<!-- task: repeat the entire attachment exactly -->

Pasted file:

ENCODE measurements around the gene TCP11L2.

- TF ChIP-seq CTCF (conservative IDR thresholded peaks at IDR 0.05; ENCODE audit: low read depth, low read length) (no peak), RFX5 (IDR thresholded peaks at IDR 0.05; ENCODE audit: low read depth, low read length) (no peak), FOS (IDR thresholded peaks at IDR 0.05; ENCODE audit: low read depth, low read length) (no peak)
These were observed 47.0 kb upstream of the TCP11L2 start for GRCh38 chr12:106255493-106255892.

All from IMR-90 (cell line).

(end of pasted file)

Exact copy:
ENCODE measurements around the gene TCP11L2.

- TF ChIP-seq CTCF (conservative IDR thresholded peaks at IDR 0.05; ENCODE audit: low read depth, low read length) (no peak), RFX5 (IDR thresholded peaks at IDR 0.05; ENCODE audit: low read depth, low read length) (no peak), FOS (IDR thresholded peaks at IDR 0.05; ENCODE audit: low read depth, low read length) (no peak)
These were observed 47.0 kb upstream of the TCP11L2 start for GRCh38 chr12:106255493-106255892.

All from IMR-90 (cell line).